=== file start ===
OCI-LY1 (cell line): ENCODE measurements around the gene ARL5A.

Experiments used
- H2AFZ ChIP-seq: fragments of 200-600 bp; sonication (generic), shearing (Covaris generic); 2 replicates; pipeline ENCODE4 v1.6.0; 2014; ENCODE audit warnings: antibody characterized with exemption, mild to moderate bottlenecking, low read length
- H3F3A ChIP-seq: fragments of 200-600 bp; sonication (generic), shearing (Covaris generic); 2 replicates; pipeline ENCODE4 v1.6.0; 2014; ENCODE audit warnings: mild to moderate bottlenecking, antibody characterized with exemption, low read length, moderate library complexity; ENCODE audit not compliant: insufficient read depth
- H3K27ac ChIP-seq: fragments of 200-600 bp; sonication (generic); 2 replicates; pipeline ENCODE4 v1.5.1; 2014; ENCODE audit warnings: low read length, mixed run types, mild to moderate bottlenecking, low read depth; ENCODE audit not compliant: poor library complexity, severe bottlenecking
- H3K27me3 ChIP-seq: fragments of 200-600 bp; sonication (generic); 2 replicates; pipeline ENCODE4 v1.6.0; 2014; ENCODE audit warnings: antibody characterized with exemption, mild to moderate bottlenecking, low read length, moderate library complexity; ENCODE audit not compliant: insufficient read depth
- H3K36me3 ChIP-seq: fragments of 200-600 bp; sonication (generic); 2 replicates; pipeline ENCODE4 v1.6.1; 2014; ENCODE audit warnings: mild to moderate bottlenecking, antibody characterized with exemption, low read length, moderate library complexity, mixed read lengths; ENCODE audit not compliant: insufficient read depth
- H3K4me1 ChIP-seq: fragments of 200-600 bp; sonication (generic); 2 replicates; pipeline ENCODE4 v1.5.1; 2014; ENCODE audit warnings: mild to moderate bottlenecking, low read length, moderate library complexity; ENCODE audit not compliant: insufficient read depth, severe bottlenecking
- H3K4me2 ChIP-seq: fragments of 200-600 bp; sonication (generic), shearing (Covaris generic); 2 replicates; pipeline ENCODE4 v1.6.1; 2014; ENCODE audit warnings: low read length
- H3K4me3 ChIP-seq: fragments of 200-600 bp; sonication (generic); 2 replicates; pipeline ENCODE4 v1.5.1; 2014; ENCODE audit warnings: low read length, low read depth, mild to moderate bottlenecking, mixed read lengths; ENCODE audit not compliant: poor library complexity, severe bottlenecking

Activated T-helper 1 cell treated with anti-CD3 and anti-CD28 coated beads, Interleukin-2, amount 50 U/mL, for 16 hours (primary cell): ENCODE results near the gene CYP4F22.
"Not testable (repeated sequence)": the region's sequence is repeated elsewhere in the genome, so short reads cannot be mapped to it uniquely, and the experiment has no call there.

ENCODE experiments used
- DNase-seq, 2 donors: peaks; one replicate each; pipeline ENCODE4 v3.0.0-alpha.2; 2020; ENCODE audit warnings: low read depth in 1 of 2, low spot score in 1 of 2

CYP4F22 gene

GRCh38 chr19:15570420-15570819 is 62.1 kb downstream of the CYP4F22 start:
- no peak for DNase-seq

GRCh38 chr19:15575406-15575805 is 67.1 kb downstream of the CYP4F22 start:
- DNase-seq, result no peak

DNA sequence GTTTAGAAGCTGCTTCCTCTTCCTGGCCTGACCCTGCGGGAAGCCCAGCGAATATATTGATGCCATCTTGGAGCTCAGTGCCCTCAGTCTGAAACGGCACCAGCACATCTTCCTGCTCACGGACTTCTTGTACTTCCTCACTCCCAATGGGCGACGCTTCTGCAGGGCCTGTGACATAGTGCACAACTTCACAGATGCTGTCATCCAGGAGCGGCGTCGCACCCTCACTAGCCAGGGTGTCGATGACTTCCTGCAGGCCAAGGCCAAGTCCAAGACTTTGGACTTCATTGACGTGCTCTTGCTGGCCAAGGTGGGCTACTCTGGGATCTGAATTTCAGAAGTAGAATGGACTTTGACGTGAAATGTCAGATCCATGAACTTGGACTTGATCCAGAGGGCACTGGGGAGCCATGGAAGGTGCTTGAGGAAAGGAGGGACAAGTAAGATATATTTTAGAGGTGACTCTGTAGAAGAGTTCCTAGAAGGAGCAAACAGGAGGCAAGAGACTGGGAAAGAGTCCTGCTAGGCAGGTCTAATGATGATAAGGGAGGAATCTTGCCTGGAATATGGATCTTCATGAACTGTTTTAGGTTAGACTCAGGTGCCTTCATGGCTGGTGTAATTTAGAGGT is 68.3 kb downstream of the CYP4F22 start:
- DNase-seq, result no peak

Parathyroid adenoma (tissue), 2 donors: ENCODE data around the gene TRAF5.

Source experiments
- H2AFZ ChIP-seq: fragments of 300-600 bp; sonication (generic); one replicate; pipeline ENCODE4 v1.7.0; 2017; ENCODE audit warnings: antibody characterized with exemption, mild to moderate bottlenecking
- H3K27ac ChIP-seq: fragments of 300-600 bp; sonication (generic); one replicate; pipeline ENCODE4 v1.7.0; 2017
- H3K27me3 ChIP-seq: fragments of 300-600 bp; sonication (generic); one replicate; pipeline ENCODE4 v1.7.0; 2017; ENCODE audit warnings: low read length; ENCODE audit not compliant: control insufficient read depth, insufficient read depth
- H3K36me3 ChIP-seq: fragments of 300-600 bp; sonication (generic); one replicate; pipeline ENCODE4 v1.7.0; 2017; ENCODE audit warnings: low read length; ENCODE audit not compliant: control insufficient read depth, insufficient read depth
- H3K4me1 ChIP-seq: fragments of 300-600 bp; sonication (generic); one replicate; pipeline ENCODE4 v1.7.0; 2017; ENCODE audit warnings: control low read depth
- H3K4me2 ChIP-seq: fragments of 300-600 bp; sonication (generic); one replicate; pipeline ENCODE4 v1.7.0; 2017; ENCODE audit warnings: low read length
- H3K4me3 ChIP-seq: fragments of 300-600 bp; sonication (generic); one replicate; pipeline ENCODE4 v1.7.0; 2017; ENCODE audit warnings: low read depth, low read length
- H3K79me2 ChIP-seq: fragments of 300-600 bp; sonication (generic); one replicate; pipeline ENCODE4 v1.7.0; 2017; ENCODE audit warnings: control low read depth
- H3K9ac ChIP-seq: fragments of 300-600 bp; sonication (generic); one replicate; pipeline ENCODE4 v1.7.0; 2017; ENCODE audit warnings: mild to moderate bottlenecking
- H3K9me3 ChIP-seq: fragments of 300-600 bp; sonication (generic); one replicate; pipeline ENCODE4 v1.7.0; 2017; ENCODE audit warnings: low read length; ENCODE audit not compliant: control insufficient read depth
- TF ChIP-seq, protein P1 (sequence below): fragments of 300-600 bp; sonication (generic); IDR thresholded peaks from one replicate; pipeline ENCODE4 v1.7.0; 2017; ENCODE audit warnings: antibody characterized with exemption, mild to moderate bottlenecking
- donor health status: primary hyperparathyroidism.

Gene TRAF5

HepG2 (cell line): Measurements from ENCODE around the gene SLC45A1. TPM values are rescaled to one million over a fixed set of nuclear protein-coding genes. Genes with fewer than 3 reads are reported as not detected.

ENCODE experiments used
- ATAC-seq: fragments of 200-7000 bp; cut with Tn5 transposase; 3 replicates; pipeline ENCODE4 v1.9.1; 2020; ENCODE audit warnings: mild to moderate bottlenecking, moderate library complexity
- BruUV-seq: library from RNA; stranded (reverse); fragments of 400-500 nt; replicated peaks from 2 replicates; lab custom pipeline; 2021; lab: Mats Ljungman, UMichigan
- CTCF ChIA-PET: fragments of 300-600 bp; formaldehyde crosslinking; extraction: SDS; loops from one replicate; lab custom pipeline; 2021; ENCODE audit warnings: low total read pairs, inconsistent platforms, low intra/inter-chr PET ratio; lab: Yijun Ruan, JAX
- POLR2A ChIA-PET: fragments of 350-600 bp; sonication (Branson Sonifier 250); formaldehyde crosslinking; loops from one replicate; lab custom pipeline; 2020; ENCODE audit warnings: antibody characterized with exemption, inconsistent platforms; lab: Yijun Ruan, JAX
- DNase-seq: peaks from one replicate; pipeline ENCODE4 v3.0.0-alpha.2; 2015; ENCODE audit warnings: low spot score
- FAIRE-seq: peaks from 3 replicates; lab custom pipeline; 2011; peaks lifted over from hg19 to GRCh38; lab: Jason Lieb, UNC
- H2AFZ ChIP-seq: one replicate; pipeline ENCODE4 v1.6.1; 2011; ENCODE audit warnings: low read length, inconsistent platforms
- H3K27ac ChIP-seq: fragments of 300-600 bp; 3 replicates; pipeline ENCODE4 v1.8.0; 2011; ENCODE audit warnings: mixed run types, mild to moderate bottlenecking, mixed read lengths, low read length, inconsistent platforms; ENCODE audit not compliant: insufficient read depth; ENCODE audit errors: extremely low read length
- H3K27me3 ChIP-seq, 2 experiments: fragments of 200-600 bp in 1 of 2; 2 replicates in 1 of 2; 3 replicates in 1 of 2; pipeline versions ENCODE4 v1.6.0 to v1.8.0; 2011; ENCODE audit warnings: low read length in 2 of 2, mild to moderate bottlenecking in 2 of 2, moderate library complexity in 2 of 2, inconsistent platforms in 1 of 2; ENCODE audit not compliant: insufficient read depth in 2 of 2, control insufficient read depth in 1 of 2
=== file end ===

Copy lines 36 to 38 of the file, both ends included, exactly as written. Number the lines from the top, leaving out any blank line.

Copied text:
Gene TRAF5

HepG2 (cell line): Measurements from ENCODE around the gene SLC45A1. TPM values are rescaled to one million over a fixed set of nuclear protein-coding genes. Genes with fewer than 3 reads are reported as not detected.

ENCODE experiments used